“Nature gave me the cues for what shape it could take. The soul, capable of floating upwards, would look like a jellyfish, one of the oldest organisms on the planet…”
Of course, I wondered what the ancient Egyptians would make of this and I was surprised to find they also talk of the soul flying free. Their whole concept of soul is much more complex than ours, but, put very simply, they believed it came in three parts, the Ba, the Ka and the Akh. Imagine the Ka as the life force, the human desires, like food and sex. The Akh correlates to the mind and intellect and the Ba, well, that’s the bit that’s much more like the soul as we would understand it. It’s the personality, the part that makes you unique, and the part of you that lives on after death. The Egyptians drew the Ba as a bird with a human head because it flew out of you when you died – and journeyed with the sun.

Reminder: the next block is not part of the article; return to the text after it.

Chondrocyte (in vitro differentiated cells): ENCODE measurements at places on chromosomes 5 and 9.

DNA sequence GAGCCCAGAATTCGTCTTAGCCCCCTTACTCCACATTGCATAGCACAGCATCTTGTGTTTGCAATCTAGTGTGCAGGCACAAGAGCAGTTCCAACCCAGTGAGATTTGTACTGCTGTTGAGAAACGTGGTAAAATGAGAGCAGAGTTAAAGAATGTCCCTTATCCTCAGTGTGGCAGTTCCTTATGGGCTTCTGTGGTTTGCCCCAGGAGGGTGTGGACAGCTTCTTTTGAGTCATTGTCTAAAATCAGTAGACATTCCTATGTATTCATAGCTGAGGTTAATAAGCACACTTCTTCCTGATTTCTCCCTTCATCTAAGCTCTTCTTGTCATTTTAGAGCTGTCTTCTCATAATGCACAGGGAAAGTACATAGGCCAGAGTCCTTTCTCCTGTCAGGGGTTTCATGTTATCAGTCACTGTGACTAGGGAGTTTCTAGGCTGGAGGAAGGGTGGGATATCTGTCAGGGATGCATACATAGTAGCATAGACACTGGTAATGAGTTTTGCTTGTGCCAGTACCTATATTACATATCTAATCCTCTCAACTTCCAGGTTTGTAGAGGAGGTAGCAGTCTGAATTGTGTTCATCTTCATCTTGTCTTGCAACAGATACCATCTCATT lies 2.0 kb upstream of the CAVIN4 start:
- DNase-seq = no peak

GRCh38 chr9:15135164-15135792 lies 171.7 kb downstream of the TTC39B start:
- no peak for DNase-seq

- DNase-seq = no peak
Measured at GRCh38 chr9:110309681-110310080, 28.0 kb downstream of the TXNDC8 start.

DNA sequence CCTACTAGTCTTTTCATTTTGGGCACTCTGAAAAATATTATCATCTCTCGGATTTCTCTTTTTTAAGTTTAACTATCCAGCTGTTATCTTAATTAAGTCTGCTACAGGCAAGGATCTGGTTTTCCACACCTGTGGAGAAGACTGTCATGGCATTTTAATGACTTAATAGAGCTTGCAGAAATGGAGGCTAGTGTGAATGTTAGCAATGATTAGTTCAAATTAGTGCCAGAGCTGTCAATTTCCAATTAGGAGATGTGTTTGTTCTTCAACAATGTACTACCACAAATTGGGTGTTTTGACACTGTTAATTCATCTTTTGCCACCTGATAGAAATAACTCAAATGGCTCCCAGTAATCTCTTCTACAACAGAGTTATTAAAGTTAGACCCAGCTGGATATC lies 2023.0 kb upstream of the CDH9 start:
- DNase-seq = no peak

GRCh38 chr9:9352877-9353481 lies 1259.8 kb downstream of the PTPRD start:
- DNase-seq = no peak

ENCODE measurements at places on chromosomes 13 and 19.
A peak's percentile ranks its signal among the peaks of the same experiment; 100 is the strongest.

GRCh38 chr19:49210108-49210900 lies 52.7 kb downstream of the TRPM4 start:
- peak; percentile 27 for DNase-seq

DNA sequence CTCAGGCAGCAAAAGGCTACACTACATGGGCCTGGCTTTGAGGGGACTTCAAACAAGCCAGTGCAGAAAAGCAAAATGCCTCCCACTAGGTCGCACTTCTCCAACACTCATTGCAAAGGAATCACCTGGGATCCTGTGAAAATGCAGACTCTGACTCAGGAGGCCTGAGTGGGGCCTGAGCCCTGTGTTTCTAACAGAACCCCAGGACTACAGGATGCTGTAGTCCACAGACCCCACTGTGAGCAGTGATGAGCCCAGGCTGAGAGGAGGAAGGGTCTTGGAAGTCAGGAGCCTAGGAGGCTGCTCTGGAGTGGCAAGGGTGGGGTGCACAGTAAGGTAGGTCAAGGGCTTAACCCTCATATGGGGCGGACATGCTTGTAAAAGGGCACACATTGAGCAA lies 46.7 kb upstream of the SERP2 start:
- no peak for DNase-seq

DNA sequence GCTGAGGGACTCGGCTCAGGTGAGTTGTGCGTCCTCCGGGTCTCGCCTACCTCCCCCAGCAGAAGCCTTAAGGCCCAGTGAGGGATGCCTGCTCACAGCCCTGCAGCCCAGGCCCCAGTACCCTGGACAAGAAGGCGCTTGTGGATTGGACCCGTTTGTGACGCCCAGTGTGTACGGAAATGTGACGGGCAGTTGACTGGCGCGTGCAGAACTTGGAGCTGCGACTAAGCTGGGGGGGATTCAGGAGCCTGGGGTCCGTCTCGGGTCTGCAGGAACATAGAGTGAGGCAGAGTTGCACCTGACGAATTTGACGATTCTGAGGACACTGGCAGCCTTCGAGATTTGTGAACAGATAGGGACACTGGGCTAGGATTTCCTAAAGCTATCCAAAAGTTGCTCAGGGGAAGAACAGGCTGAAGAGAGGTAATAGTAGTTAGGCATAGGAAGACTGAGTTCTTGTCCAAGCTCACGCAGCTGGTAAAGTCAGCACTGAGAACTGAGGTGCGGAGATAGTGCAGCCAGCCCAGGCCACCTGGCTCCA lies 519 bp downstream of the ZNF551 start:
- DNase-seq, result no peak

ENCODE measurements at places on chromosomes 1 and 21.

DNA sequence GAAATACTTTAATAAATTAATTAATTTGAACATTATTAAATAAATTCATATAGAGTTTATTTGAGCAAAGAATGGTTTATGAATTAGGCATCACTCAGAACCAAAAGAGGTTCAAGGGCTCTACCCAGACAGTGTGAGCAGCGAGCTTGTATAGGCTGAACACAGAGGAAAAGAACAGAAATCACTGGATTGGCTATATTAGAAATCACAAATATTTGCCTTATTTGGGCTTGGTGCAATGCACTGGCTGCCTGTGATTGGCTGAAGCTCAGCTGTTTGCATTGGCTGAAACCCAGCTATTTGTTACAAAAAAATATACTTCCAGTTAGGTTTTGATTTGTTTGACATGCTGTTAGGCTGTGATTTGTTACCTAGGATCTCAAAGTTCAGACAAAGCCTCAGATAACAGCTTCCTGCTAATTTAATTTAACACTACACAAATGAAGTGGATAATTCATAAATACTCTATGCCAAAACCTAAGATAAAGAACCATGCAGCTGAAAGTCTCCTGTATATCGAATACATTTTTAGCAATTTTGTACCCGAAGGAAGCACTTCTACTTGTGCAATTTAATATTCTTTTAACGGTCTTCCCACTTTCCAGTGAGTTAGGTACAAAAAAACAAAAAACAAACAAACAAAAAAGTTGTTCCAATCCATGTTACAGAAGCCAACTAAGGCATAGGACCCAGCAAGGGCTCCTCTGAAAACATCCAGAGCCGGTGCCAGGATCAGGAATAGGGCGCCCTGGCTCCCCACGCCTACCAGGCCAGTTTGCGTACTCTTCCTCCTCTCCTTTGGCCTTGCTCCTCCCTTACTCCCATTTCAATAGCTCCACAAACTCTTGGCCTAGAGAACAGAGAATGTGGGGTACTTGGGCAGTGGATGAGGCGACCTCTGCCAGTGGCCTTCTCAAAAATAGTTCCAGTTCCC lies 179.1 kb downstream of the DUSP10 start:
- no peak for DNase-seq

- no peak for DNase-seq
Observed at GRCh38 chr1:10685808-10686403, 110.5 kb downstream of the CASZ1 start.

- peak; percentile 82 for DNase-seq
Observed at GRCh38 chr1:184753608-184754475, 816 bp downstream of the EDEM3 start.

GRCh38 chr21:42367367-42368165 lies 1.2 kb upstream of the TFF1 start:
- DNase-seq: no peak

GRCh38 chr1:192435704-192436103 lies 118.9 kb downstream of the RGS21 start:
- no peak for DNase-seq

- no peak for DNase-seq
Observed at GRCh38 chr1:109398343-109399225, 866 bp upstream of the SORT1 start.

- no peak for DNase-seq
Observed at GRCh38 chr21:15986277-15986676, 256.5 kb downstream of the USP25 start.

I went on to discover that people the world over have thought of the soul as something which could be wrought free from the body – something tangible in essence, something ‘steal-able’ even. The bokors (like shamans) in western Africa used to extract the soul and keep it in a jar. They said this turned a person into a zombie – they became blank and void. That’s why I have a shaman in The Sound of Your Soul instructing the main character, Cally, about what to do when she wonders whether this nefarious practice is happening in London.